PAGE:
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Pioneer Editorial: Yes, they're now taxing street lights

The Bemidji City Council's decision earlier this week to impose a street light fee is a bad decision and one that does not bode well as the city tries to capture additional revenue.

The council voted unanimously this week to impose, starting in May, a $2.50 a month "fee" on each residential taxable parcel and $5 a month on businesses. The "fee" will be used to operate and maintain the city's street light system.

Now wait a minute. Isn't the street light system something for the common good? Something provided for the public safety? Something enjoyed by all of us? It is not a service or something to which a user fee can be attached.

As a result, operation and maintenance of street lights should come out of the property tax pot, not sliced off as a user fee which, in reality, is indeed a local tax.

But let's look beyond the issue of a street light tax.

The state faces what could be a $7 billion budget deficit and Gov. Tim Pawlenty sees Local Government Aid to cities as low-hanging fruit to help backfill that budget hole. The Republican governor took $241,303 from the city of Bemidji in December as part of his unallotment of spending to balance the current biennium budget. He next proposes to take away $320,922 in LGA from the city the first year of the next biennium and $670,141 in fiscal 2010.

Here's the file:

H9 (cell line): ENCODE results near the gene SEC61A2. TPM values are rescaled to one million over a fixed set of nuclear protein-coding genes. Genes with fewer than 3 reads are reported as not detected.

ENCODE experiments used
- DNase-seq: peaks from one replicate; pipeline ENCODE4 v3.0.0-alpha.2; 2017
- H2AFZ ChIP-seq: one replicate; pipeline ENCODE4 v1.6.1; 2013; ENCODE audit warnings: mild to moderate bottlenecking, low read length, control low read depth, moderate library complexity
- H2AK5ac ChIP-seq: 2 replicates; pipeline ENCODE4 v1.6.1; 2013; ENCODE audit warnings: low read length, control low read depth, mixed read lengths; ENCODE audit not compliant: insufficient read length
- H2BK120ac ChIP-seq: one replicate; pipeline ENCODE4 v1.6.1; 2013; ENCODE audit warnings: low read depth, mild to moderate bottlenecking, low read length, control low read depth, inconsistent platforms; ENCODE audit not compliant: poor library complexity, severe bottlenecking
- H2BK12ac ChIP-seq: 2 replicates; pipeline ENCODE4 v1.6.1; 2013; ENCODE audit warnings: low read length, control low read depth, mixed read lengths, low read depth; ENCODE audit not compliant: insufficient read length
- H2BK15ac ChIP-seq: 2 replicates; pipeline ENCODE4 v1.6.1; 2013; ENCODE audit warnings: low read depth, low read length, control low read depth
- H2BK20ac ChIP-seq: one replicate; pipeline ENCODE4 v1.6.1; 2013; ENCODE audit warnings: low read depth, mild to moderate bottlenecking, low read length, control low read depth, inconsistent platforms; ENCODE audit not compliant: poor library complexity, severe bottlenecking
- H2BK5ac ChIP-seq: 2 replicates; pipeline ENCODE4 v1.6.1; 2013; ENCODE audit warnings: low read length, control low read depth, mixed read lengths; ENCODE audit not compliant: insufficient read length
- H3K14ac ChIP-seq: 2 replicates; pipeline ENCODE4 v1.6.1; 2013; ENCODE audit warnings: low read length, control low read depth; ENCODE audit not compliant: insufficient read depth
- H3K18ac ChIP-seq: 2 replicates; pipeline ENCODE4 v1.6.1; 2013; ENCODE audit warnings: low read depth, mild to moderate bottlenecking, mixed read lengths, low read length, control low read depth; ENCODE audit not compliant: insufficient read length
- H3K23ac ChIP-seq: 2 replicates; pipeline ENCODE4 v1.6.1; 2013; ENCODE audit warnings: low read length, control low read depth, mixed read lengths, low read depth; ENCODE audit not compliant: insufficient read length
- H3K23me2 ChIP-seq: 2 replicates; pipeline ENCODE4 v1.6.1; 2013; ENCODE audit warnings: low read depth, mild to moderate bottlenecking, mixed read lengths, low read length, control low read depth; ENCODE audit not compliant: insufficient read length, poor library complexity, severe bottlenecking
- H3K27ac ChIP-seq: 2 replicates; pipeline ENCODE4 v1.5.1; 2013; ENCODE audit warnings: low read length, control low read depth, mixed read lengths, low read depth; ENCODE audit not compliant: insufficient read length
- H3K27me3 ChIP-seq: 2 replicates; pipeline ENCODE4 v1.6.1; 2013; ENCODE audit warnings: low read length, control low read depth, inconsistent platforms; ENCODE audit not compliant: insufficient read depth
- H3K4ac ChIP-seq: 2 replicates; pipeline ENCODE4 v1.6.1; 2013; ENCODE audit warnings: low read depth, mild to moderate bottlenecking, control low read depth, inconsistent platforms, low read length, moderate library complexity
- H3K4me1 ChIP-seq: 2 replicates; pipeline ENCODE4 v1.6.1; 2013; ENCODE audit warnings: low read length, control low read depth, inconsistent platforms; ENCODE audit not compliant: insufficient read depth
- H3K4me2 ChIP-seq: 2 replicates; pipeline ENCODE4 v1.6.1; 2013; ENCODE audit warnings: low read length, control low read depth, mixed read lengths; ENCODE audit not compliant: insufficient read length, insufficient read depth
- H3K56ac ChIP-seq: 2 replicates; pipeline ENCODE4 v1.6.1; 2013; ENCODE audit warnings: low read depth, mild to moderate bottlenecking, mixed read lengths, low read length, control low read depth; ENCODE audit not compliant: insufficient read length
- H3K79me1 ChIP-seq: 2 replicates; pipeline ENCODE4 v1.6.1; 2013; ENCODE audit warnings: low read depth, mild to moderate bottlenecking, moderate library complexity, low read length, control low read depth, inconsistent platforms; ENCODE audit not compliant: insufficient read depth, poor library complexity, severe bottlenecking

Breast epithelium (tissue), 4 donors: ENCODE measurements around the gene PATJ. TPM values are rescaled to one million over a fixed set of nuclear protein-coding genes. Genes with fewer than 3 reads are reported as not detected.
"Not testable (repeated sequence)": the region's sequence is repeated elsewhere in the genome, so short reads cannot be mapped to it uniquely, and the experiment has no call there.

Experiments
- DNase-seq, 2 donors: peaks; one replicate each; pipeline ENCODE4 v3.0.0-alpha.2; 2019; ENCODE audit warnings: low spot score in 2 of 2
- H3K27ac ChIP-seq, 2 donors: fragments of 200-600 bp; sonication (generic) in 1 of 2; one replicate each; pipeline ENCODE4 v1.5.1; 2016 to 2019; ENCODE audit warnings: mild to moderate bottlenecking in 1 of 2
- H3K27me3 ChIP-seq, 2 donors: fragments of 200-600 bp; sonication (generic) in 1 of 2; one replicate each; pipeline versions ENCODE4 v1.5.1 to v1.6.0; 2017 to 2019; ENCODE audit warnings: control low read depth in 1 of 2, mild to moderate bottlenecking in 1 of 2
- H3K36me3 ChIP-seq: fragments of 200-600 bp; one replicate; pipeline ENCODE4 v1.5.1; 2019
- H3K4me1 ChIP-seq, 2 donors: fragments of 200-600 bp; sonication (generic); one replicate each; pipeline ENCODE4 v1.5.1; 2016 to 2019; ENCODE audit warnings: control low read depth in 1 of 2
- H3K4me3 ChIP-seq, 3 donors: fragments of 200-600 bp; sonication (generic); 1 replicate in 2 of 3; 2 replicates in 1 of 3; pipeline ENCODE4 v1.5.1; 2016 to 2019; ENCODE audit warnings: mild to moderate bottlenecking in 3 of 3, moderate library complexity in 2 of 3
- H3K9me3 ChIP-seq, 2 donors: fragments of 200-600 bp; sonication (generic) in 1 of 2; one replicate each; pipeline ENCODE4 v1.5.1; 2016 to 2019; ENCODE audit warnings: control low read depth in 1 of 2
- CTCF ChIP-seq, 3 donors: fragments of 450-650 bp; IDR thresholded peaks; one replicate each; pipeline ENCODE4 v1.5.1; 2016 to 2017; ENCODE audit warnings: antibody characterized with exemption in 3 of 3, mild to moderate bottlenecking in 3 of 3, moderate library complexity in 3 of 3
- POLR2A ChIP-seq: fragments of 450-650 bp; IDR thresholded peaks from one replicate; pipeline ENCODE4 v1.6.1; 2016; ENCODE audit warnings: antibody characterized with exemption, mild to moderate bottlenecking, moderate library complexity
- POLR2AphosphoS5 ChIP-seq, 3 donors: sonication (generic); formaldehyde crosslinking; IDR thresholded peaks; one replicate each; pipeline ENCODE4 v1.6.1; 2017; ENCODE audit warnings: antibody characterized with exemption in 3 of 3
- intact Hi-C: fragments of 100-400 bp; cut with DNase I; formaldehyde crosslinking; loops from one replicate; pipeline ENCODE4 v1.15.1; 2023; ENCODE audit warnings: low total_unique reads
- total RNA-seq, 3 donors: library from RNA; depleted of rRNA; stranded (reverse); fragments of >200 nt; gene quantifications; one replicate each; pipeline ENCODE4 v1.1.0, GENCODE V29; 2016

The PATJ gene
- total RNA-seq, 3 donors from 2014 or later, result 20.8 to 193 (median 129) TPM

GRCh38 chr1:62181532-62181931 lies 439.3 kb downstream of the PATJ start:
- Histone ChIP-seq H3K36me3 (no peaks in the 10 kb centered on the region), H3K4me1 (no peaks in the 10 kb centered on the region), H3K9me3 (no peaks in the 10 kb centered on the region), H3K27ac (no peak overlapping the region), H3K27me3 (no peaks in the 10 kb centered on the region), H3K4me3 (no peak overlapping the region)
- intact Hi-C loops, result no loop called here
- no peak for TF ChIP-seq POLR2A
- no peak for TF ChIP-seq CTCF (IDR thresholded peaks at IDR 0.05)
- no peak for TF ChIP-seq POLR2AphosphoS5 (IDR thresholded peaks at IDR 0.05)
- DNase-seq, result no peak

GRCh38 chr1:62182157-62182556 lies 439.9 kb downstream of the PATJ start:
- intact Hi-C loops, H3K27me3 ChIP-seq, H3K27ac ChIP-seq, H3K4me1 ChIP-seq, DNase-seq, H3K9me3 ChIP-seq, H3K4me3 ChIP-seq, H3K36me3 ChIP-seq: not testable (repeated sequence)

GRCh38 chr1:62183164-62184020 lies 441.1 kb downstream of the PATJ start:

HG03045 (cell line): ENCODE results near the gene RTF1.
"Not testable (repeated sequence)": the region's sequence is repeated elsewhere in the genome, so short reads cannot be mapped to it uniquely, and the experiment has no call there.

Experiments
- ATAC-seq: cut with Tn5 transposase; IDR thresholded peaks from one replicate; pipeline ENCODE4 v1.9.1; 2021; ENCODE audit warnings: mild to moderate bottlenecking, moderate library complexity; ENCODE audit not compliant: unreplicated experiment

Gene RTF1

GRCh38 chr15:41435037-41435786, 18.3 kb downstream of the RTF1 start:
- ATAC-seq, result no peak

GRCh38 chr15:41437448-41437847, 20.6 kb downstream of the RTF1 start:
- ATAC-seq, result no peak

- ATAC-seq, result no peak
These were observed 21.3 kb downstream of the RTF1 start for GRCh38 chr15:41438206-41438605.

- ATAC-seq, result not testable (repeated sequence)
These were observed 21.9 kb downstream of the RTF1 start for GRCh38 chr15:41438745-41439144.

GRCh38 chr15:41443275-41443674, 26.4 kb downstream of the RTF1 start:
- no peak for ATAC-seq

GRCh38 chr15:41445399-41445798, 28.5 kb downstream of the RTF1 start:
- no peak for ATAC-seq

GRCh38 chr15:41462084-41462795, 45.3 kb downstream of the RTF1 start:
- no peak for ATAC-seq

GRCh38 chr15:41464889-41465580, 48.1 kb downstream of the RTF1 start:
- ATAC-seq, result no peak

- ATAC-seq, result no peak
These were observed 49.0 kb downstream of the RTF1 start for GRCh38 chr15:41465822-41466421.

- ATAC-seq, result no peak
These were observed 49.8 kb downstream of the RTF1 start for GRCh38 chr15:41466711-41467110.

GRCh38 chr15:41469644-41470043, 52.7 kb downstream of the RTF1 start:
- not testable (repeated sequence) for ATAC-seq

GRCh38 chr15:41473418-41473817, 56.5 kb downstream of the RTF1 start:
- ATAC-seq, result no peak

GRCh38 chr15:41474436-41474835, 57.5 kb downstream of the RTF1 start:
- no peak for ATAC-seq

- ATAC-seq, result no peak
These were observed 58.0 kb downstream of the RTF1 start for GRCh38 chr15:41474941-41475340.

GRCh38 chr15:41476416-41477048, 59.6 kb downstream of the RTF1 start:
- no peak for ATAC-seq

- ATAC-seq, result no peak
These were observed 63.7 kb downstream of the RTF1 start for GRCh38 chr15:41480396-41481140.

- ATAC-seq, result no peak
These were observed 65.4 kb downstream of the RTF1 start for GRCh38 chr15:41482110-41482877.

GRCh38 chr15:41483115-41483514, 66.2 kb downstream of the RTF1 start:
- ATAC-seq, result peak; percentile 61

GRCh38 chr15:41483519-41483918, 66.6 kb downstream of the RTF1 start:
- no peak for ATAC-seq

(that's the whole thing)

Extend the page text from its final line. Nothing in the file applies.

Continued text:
So let's raise property taxes to make up the difference, you say. The 2008 Legislature, at the insistence of Gov. Pawlenty, imposed a three-year levy limit cap of about 3.9 percent. With LGA making up a large portion of the city's budget, as it was intended to help cities with a low property tax base, the city has no choice but to skirt that limit.

A street light tax comes to mind.

The governor takes great pride in holding fast to his "no new taxes" pledge for six years now. But that pledge is phony, as cities and other jurisdictions must hit up the taxpayer in other ways -- more on those who can least afford it -- in new taxes and fees other than state income tax. A street light tax is a perfect example. State government itself has been plagued with various fee hikes and innovative "fees" that are taxes, such as the increase in cigarette taxes.

Minnesota's tax policy needs serious reform, a reform should that come with solving a $7 billion budget deficit.

And, by the way, will the last one out of the city please turn off the lights?